The fall semester is in full swing here at Tufts, and Dean Dan Jay’s mission to “train to career excellence” is already palpable. You may have noticed that you received an e-mail alerting you to new course offerings at Tufts this fall: a career coaching workshop that also includes one-on-one sessions with career strategist Sarah Cardozo Duncan (this took place on October 16, 2017) as well as a short, five-week course on drug development, led by Tufts alumnus and Agios Pharmaceuticals’ director of enzymology Stefan Gross, PhD.
As a “senior grad student” (don’t call me that to my face), the impending decisions of career paths are pressing on me. Since I had met Stefan at other Sackler events–he gave a DMCB seminar as well as judged our flash talk competition last spring–I knew he was a fantastic scientist and speaker. I jumped at the opportunity to learn from him first hand about the work he is involved in, and registered for his course on drug development. In this edition of “In Case You Missed It,” I’ll be sharing with you my experience at our first class. Perhaps it will inspire you to also take other career training courses that we anticipate will be offered in the coming semesters!
In this first class, Stefan talked about developing drugs for strategically selected diseases- for example, rare genetic diseases that are relatively uncommon but are actually prevalent enough for a substantial patient population (and ultimately drug consumer population) to exist. We reviewed a specific example that covered the series of experimental techniques performed toward developing treatments for an example of a category of rare genetic diseases, Congenital Disorders of Glycosylation (CDG). As the name CDG suggests, these conditions are due to defective glycosylation, the ubiquitously important process in which a carbohydrate is attached to a molecule to enable its structural or functional role. Glycosylation defects can occur at many different points of sugar production, and for every affected step in the pathway, there can be an associated disease. We learned about how to design an experiment to screen thousands of compounds that might rescue enzymatic activity of phosphomannomutase 2 (PMM2), a defective enzyme in a type of CDG. Moving forward, we also learned how to follow up on and validate hits from a screen and then progress those compounds through a drug development program.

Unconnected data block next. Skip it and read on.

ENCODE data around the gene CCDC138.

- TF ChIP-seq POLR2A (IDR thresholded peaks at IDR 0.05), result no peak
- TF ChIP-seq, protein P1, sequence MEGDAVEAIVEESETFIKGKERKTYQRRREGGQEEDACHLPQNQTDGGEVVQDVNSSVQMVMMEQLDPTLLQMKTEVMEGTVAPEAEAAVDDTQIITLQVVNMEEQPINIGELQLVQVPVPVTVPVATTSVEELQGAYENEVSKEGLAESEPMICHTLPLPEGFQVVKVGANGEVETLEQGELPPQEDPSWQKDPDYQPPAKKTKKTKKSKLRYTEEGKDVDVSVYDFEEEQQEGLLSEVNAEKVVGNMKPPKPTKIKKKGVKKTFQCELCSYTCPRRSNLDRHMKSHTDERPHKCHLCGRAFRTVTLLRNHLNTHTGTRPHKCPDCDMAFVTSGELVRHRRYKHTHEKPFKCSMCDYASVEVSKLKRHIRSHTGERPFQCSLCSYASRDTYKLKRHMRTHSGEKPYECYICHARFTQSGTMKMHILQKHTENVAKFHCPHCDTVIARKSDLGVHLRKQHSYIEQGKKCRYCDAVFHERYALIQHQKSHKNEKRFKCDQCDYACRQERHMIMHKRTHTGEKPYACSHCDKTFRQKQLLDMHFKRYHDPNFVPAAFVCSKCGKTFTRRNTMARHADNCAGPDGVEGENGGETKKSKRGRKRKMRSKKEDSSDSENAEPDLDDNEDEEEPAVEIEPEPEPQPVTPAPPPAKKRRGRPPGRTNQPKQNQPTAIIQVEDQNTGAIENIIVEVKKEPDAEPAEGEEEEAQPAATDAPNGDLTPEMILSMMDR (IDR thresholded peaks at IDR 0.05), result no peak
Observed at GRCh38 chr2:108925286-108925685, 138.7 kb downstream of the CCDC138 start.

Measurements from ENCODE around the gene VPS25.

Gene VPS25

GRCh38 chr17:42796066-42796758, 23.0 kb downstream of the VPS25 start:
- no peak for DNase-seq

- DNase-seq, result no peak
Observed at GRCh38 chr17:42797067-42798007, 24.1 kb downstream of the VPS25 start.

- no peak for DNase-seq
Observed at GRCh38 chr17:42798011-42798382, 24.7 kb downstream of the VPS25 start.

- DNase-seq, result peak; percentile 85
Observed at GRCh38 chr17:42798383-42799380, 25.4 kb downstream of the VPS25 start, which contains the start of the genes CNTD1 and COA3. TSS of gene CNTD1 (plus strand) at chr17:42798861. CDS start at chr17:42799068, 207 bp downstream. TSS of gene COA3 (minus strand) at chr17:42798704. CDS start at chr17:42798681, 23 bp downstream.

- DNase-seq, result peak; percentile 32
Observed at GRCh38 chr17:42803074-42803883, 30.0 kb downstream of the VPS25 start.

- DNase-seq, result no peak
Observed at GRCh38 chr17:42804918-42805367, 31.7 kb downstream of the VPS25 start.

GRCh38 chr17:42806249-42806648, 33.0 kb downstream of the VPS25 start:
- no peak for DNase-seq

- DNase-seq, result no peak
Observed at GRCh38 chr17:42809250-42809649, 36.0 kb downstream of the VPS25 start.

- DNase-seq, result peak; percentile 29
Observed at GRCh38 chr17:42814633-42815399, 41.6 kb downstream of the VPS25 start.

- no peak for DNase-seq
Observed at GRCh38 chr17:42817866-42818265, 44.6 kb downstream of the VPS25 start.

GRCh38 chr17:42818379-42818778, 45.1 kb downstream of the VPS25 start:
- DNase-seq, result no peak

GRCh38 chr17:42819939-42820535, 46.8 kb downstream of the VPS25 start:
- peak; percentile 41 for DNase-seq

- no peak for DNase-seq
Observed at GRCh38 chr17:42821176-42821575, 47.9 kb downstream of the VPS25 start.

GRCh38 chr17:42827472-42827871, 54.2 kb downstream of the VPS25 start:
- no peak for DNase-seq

Just from this first meeting, I can tell this course is unlike any other I have taken at Tufts (and as a one-time Immunology, now-CMDB student, trust me, I have taken many). The mix of graduate students and postdocs, as well as the presence of our Deans Dan and Dan, creates a new kind of diversity and range of experience that results in many thought provoking questions, comments, and discussions. I look forward to completing the class goals outlined by Stefan, which are to familiarize ourselves with the small molecule drug discovery process and current state-of-the-art concepts in drug discovery, and to conduct a company diligence exercise. Towards the first two goals, we will be learning about procedures carried out at industrial companies that often require resources graduate students like ourselves could only dream of, like simultaneously testing thousands of 96-well plates with tens of thousands of compounds in a screen. By thinking about science through a lens in which we are enabled with benefits like these, experiments can be designed in a completely different way. Furthermore, the third goal of the course, to conduct a company diligence exercise, is meant to prepare us for an interview at a biotech company, something that your microbial genetics course may not.
Keep an eye out for announcements for career-oriented course offerings in the future. These are great opportunities for those of us who may be interested in transitioning to a career in industry after grad school, and even for those who have other paths in mind but are still curious about the inner workings of industrial procedures!